Wednesday, September 15, 2010

A Story in a Painting

I appreciate the condolences. The memorial service was outdoors at the home where Chad grew up and in the part of the yard where he got married 10 years ago (at which I was the photographer). Balloons were let go by his parents and wife and children. It was peaceful and comforting to be out in the open and watch the balloons (with messages in them for Chad) lift higher and higher following a path where it was natural for them to go--UP. Just like our souls not meant to be here earth-bound forever.

My picture for this week is actually part of a painting I was intrigued by in Venice, Italy, this summer. It was my first time in Venice, but my third time in Italy. I have family in Italy and feel so connected to Italy each time I visit the country and my family. I will have to research the artist and title, as I just snapped away most of the time in Italy. Here is the color photo.

There is such a feeling of story in this snippet of a painting.  Even though our main subject  appears to be the bride (as I'll call her or perceive her) in the middle getting her dress altered, it's the leaning female figure to the left that really tells the story -- for me anyway.  She has such a look of longing and desire to be in the place of the woman getting her dress altered. Her dress looks tattered and she is placed in a position in the painting far back, giving the impression she is not a participant but an onlooker. The bride's face is not shown, telling me this is not important for us to see.  The seamstress appears to be delighted at her task, but a prop figure to give setting to our story.  The fabric piles in the various areas tell of place and profession.  

One could think that there is a lot of detail here, but I was not distracted at all by the strewn fabrics and shelving and chairs. I am even more able because of these details to follow what the real story is!  All art forms help each other and this helps my writing in so many ways to be a photographer and also to really contemplate the meaning of various paintings.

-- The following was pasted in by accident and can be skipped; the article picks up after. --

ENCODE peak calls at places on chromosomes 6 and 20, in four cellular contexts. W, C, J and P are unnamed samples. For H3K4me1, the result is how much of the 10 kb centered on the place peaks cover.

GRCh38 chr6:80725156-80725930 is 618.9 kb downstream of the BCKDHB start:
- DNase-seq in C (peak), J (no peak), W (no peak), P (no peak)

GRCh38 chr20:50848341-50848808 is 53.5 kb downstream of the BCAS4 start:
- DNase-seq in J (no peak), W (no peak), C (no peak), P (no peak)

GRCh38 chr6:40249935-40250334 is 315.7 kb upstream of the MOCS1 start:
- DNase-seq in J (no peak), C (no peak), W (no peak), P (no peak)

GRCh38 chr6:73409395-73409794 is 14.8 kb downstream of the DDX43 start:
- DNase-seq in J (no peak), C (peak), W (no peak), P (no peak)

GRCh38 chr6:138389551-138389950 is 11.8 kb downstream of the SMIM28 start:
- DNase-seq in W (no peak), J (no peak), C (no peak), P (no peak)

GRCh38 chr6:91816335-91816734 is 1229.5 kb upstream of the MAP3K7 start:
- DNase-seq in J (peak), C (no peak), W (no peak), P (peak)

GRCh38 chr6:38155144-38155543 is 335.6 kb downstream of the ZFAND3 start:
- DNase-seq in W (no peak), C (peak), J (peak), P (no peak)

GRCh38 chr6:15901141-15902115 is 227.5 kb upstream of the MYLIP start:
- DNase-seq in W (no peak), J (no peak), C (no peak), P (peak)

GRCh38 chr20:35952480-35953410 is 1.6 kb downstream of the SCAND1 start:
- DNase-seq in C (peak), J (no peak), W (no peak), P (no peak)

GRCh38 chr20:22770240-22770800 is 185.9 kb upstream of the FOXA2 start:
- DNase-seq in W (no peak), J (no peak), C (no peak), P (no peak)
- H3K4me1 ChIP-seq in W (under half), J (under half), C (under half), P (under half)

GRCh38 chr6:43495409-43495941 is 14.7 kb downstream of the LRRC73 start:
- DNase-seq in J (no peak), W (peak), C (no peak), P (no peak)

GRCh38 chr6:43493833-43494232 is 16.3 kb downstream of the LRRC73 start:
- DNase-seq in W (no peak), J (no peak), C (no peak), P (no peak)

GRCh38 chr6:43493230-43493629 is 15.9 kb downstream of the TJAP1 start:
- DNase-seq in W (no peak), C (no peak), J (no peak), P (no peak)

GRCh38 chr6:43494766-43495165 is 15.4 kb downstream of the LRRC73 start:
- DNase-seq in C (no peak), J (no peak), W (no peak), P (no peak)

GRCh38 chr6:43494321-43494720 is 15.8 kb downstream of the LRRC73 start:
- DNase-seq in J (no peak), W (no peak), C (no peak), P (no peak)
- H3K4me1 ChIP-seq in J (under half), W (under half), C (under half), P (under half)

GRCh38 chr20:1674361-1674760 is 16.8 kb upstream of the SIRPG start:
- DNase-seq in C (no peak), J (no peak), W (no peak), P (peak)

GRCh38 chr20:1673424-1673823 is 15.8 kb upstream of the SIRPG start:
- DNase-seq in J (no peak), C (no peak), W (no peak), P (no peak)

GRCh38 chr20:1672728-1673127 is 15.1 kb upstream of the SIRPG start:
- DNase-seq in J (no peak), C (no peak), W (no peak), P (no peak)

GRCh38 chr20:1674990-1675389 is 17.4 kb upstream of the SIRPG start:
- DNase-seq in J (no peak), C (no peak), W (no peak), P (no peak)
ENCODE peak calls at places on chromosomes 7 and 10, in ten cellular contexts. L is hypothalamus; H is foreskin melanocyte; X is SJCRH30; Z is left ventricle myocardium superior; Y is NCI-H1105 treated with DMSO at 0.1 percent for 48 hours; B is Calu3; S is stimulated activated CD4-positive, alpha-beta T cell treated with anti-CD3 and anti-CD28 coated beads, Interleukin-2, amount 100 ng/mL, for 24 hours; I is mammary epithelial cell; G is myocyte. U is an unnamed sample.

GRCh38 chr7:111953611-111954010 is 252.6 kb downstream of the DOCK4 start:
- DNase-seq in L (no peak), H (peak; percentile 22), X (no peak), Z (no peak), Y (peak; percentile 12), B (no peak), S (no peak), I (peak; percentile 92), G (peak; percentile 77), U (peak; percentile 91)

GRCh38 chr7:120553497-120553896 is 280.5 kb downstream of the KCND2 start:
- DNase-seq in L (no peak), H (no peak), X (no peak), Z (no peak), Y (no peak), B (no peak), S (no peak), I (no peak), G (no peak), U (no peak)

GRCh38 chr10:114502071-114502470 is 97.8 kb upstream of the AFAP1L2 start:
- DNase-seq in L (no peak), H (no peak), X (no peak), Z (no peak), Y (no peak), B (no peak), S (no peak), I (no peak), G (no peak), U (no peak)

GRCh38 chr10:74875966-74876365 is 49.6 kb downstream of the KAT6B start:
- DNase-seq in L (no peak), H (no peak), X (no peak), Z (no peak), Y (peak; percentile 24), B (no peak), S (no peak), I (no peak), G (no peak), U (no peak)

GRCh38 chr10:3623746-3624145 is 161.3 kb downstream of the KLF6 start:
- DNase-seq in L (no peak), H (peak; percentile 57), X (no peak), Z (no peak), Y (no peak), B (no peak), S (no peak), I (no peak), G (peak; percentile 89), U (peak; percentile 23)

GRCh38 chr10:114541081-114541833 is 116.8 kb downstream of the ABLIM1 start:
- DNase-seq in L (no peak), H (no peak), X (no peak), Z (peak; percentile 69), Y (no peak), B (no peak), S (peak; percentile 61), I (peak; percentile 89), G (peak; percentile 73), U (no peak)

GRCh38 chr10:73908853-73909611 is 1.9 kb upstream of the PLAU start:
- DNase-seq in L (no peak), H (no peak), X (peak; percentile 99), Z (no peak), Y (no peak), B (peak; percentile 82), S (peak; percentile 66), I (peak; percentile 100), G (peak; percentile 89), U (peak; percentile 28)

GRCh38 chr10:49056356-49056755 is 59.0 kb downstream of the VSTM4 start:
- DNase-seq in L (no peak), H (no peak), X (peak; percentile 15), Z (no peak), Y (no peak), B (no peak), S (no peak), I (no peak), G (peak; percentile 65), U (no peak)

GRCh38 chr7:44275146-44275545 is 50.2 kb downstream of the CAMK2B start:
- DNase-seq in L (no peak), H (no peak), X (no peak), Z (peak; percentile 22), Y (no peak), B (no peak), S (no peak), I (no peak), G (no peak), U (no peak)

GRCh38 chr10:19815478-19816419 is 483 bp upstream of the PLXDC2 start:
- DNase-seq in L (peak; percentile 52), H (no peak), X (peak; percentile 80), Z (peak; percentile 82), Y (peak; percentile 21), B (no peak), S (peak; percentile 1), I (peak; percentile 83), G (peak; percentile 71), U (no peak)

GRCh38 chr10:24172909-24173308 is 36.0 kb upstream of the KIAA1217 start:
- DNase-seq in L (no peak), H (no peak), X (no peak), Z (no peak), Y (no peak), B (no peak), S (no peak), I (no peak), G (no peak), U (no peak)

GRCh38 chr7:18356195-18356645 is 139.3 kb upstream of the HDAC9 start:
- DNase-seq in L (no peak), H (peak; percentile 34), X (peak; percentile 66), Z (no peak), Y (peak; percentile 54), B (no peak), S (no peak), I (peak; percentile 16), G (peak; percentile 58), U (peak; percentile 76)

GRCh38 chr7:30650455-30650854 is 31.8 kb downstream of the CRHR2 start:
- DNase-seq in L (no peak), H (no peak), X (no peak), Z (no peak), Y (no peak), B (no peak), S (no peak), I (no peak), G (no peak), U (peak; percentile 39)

Of course I had to make a copy of my photo to see how it would look in black and white. See what you think ... I have learned so much from how painters compose their artwork. As a photographer this has helped me realize that each picture doesn't have to be crowded with detail to get a message or feeling across to viewers.  It can even only contain hints of things or people, parts of settings to be as effective or even more effective.  Like when taking wedding pictures taking the bride and groom's torsos holding their toasting goblets, without showing their faces.

Does the black and white image take away from telling the story? Or does it tell a different story?  Paintings can also help us writers, write our stories, by imagining our story scenes like scenes from a painting.  So if you sketch or draw or scrapbook also, you can do different scenes of your story or novel using these mediums. 



  1. Susan, wow, the black and white does make a big difference. I would have never thought of black and white. Great concept for writing, too. Thanks!

  2. That's a gorgeous painting - and wow, the black and white makes it look like a photograph from only a hundred years ago. Very evocative; it reminds me of some of the stuff on The Orientalist Gallery website. Now if only I could write description the way that artist painted it...